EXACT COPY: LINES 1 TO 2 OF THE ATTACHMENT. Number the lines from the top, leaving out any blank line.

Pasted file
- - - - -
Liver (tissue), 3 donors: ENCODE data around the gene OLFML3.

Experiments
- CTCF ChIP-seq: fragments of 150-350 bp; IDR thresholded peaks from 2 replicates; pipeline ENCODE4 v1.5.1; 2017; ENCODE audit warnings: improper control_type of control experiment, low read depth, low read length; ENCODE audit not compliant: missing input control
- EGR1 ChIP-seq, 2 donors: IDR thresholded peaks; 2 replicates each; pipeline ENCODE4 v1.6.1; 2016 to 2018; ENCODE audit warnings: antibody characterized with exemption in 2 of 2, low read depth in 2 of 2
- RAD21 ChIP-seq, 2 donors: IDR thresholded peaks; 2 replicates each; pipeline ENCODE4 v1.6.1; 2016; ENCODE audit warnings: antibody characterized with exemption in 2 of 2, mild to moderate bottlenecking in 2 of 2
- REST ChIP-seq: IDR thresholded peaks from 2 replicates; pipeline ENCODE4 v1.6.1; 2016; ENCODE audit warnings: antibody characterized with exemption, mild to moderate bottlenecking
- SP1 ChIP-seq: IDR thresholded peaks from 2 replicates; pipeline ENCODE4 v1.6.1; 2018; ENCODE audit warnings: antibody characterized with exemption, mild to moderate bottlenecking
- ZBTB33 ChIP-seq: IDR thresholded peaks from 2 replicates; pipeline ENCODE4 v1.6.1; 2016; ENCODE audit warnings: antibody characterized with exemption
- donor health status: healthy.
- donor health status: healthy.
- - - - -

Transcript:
Liver (tissue), 3 donors: ENCODE data around the gene OLFML3.

Experiments